In 2011, the administration was fist-pumping over the Arab Spring and committed boots-on-the-ground in Libya to supplant Colonel Gaddafi. Mr. Obama claimed support for the “democratic” uprisings in Tunisia, Egypt and Libya, but the same support has not been forthcoming with regard to the bloodshed in Syria.
For that matter, Mr. Obama turned his back on the Iranian people in 2009 when revolutionaries actively resisted the Ahmadinejad regime. Democratic change was possible in Iran and its possible in Syria, but the president is mute. The Arab Spring fed the flames of radical Islam in the Middle East and was also easily predictable. As I’ve stated before, those uprisings replaced one set of despots for another and have furthered the global cause of sharia.
An eight-year war in Iraq and continued hostilities in Afghanistan involve quite a bit of political capital and Mr. Obama knows this. His resolution of the Iraq War in December 2011 was not coincidental. It was a bone tossed to the base. Deployment of troops to Syria would not earn the president any brownie points with steadfast-supporters, so he’s curtained the issue despite the daily headlines filled with grisly detail. The opposition movement in Damascus is pressing on alone as the administration dithers and the U.N. puts forward inept negotiation tactics:
Syria’s leader rebuffed a high-profile diplomatic effort to stem the country’s year-long crisis on Saturday, as Syrian troops pushed ahead with a new assault on the northern region of Idlib.
While the fighting raged, President Bashar al-Assad told United Nations envoy Kofi Annan in Damascus that any political dialogue was doomed to fail “as long as there are armed terrorist groups that work to spread anarchy and destabilize the country,” according to the state news agency SANA. The regime blames terrorists acting out a foreign conspiracy for the uprising, not protesters seeking change.
The opposition also has rejected dialogue, saying it is impossible to talk to Mr. Assad’s regime after a crackdown that the U.N. estimates has killed more than 7,500 people. Activists put the toll even higher, at more than 8,000.
Prolonged civil war is on the horizon in Syria. Assad does not appear to be ready to relinquish power and opposition forces seem resolute. Senator John McCain has called on the administration to support the resistance effort in Damascus with airstrikes and a supply of weapons, but not much more than the chirping of crickets can be heard from 1600 Pennsylvania Avenue.
The Weekly Standard’s Lee Smith observes:
With his Senate colleagues Joe Lieberman and Lindsey Graham, McCain released a statement calling for “relief from Assad’s tank and artillery sieges. . . . Providing military assistance to the Free Syrian Army and other opposition groups is necessary, but as Assad continues to intensify his assault, that alone will not be sufficient to stop the slaughter and save innocent lives. The only realistic way to do so is with foreign airpower.” The three senators realize that this “will first require the United States and our partners to suppress the Syrian regime’s air defenses in at least part of the country.”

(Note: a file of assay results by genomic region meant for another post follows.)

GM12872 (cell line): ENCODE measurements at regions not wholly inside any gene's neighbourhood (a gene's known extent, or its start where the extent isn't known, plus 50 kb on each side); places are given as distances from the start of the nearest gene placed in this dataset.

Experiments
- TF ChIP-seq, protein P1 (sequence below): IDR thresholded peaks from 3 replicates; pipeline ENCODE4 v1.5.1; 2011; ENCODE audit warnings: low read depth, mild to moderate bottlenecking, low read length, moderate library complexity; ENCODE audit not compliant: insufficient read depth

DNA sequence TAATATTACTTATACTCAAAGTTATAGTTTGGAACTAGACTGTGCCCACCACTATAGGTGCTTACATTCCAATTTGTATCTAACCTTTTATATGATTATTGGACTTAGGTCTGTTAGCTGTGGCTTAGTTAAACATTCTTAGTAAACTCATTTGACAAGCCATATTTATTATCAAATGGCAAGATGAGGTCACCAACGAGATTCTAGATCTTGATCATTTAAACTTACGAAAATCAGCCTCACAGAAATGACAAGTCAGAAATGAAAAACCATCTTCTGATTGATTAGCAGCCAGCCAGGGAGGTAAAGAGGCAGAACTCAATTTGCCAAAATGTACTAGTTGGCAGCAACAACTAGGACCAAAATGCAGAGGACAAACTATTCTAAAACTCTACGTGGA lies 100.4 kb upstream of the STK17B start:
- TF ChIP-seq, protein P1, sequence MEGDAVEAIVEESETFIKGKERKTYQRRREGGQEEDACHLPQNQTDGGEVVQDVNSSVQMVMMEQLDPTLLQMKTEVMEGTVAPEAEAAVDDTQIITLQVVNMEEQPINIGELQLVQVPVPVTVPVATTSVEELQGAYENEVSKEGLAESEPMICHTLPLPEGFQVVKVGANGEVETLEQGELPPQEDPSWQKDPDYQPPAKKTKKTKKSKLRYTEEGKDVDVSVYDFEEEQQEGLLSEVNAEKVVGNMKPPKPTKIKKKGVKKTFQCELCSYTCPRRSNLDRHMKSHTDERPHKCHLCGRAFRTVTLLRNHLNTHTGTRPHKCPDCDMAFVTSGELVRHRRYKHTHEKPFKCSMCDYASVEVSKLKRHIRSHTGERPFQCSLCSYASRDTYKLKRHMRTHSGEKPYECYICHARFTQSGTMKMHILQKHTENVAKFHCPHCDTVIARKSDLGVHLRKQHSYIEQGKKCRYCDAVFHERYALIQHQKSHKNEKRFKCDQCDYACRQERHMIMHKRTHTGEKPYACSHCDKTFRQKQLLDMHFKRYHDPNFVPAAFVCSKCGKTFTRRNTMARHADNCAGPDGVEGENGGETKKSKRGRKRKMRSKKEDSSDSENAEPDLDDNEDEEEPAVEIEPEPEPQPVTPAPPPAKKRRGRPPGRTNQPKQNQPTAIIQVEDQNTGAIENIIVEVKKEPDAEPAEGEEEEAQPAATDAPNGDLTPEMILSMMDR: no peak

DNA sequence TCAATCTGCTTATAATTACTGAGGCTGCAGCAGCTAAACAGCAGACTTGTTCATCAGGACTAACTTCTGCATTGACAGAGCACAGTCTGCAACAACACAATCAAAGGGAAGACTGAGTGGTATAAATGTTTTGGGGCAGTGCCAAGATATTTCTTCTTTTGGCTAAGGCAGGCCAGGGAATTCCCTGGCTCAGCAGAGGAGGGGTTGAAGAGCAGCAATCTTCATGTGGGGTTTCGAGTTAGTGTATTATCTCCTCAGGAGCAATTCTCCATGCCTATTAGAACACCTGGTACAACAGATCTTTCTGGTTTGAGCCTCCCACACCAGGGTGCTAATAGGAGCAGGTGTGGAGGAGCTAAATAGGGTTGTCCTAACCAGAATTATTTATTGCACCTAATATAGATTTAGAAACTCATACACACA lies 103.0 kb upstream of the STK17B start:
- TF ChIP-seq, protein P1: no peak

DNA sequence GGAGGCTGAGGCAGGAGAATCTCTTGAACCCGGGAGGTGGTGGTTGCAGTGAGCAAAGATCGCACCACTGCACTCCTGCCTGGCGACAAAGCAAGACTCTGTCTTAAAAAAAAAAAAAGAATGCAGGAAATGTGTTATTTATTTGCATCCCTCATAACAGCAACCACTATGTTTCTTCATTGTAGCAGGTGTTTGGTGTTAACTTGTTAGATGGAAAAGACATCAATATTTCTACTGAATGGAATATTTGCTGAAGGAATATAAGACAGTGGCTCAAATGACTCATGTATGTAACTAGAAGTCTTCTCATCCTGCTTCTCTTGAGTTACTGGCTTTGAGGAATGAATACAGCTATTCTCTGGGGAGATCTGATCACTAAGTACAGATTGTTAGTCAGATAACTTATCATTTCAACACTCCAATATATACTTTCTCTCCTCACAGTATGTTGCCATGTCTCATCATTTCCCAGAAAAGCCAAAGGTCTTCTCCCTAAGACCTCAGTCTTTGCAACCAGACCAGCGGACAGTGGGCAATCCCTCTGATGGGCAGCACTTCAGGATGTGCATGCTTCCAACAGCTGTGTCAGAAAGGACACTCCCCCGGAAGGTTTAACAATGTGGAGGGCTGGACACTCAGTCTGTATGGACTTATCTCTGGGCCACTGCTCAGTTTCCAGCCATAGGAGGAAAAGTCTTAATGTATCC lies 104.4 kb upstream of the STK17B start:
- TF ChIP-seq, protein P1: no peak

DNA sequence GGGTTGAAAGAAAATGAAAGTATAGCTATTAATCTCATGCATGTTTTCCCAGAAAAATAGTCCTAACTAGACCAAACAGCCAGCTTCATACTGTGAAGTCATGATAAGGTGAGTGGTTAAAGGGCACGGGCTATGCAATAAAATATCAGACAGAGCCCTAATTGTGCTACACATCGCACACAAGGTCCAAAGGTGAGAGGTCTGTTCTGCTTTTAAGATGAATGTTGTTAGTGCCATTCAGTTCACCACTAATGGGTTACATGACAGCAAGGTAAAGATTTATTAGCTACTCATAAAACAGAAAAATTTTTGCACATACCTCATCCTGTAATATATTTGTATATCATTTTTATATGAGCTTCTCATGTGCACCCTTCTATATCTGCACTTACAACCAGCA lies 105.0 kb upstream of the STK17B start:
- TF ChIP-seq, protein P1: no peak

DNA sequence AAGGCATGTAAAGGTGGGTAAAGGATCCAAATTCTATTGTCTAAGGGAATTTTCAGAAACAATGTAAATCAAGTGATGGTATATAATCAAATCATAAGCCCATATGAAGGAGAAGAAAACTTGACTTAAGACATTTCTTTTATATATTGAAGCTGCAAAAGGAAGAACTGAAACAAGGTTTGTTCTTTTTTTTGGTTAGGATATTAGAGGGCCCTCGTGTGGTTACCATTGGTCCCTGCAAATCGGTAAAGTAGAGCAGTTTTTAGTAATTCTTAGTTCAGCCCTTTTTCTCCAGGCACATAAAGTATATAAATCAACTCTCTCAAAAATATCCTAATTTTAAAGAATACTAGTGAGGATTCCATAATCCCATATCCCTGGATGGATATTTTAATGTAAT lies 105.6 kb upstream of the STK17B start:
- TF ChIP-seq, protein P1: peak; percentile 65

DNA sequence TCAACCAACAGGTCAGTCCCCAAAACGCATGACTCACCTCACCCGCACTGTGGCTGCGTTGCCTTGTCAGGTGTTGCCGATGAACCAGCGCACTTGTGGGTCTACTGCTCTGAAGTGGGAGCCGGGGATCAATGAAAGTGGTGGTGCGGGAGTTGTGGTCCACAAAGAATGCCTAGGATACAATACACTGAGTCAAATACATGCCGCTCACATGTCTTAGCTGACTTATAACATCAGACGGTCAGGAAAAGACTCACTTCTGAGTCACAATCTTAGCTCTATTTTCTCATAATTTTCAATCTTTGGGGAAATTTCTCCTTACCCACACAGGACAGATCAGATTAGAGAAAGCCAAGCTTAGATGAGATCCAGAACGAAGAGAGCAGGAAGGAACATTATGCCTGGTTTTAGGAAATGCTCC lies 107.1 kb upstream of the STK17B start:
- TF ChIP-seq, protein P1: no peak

Obama has called what’s happening in Syria “heart-breaking” and “outrageous”. These were some of his other comments from March 6:
The international community has mobilized against the Assad regime and it’s not a question of when Assad leaves – or if Assad leaves. It’s a question of when. He has lost the legitimacy of his people and the action he’s now taking against his own people is inexcusable and the world community has said so in a more or less unified voice. On the other hand, for us to take military action – unilaterally, as some have suggested – or to think that somehow there is some simple solution, I think is a mistake. What happened in Libya was we mobilized the international community, had a U.N. security council mandate, had the full cooperation of the region Arab states, and we knew that we could execute very effectively in a relatively short period of time. This is a much more complicated situation, so what we’ve done is to work with key Arab states, key international partners. Hillary Clinton was in Tunisia – to come together and to mobilize and plan how do we support the opposition, how do we support humanitarian assistance, how do we continue the political isolation, how do we continue the economic isolation. We are going to continue to work on this project with other countries, and it is my belief that, ultimately, this dictator will fall as dictators in the past have fallen. But the notion that the way to solve everyone of these problems is to deploy our military – that hasn’t been true in the past and it won’t be true now. We’ve got to think through what we do – through the lens of what’s going to be effective but also what’s critical for U.S. security interests.
Translation: We’re going to lead from behind.
There is this sudden wariness to avoid military conflict but curiously that same emotion was non-existent when the president authorized deployments to Libya. It was in our best interest to topple that dictatorship but in this instance, we’ve got a much more “complicated situation”. We can’t just run in and shoot up the place. The global community must lead the way.
Meanwhile, innocent Syrians are being massacred and the opposition to Assad’s military hangs on for dear life.